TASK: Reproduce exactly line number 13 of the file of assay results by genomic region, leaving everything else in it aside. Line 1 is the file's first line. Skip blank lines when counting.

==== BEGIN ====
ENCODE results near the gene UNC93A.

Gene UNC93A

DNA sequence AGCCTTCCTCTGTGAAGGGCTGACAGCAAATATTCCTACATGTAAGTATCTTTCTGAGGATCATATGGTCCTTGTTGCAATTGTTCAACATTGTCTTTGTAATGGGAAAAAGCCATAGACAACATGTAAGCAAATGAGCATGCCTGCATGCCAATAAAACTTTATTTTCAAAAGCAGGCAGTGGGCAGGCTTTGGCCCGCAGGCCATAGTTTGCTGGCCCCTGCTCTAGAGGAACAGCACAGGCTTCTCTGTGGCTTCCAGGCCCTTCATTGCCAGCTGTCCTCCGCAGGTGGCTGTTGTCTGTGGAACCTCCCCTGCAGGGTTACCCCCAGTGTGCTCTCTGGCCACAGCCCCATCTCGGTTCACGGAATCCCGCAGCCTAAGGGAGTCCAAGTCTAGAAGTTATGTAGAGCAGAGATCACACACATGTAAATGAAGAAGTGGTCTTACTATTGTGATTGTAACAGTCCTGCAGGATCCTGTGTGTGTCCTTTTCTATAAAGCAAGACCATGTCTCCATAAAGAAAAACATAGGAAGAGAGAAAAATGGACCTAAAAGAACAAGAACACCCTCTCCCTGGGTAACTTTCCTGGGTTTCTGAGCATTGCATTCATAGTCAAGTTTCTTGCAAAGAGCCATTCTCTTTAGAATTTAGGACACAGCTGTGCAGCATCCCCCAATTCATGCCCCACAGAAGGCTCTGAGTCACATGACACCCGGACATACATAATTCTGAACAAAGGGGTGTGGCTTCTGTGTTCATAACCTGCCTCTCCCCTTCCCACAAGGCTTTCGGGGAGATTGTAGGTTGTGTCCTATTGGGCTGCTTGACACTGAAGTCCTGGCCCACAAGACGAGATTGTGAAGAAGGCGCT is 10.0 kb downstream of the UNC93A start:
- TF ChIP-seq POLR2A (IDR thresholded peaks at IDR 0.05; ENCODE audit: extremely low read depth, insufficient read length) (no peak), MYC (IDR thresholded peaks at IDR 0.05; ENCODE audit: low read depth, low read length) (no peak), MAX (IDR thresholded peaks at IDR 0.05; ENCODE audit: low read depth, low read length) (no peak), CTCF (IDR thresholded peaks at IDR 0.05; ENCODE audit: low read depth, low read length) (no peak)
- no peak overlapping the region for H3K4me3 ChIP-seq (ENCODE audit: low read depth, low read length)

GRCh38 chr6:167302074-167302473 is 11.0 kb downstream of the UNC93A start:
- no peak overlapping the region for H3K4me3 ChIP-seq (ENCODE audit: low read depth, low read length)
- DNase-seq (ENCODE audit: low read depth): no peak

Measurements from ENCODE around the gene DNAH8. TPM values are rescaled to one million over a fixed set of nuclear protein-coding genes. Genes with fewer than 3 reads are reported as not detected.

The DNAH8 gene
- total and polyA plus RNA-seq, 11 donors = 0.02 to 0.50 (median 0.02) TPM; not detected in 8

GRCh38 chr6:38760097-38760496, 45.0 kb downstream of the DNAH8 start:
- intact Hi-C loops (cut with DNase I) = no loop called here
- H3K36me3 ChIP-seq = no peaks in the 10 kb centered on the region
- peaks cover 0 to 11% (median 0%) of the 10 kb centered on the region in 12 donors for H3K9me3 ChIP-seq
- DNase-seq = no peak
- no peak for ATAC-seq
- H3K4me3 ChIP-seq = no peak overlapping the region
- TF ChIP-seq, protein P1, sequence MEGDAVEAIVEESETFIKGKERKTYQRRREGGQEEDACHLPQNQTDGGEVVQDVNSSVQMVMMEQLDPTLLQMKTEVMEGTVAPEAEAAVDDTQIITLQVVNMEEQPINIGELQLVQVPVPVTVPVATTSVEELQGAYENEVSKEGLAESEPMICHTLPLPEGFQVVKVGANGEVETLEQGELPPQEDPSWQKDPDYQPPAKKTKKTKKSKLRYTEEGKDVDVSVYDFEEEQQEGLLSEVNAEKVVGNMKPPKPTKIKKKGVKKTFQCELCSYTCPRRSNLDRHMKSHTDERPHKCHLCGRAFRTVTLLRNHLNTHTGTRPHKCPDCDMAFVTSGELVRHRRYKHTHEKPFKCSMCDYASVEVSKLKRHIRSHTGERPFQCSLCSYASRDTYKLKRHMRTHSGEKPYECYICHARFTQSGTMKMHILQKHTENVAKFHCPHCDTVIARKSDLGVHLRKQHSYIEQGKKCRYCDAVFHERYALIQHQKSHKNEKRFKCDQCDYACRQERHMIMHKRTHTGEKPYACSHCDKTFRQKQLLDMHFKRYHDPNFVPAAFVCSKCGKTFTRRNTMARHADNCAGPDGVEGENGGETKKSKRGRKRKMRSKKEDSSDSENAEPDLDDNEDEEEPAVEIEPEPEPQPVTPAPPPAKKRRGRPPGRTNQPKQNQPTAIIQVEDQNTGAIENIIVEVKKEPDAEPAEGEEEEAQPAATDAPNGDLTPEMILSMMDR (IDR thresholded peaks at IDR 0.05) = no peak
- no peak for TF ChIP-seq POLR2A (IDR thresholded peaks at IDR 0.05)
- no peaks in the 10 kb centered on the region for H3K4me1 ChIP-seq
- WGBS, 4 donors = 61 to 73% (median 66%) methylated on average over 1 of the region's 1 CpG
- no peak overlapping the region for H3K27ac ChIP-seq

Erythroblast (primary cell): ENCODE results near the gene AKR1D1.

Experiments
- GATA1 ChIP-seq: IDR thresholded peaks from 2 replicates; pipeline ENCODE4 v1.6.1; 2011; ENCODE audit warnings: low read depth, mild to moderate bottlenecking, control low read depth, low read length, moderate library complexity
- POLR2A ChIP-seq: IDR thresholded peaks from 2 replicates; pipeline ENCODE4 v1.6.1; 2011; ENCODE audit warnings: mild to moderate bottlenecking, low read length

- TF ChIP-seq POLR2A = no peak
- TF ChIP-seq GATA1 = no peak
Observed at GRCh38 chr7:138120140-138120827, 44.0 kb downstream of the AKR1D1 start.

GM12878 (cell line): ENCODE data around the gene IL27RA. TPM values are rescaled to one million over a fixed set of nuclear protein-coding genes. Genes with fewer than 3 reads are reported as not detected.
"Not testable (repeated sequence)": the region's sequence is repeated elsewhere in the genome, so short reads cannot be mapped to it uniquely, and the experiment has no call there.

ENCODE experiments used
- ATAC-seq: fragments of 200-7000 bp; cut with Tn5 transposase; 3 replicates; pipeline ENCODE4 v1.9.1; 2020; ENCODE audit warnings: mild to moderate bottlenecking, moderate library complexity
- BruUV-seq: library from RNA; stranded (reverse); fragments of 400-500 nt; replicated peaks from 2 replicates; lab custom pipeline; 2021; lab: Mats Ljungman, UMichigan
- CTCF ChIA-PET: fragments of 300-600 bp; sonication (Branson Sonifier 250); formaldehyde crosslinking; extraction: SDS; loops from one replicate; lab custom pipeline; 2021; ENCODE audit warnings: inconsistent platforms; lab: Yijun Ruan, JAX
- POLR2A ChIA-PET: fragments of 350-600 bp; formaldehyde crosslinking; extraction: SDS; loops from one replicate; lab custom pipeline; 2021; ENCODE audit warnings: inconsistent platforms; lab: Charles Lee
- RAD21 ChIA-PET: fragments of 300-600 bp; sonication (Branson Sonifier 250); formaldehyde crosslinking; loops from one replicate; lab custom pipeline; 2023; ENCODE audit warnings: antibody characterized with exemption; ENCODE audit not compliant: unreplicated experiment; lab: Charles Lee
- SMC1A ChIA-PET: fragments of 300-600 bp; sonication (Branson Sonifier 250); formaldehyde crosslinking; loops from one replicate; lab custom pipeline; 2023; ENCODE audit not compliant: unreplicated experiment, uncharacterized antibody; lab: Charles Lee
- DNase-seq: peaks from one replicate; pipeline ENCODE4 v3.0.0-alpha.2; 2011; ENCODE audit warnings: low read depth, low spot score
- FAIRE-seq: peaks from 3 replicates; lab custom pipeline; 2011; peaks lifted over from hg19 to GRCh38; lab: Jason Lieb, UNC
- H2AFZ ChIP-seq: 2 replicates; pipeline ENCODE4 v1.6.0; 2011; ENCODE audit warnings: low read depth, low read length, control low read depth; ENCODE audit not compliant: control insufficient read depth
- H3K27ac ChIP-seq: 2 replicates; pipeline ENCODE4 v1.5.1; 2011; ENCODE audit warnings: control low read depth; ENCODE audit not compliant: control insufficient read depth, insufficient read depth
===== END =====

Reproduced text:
- intact Hi-C loops (cut with DNase I) = no loop called here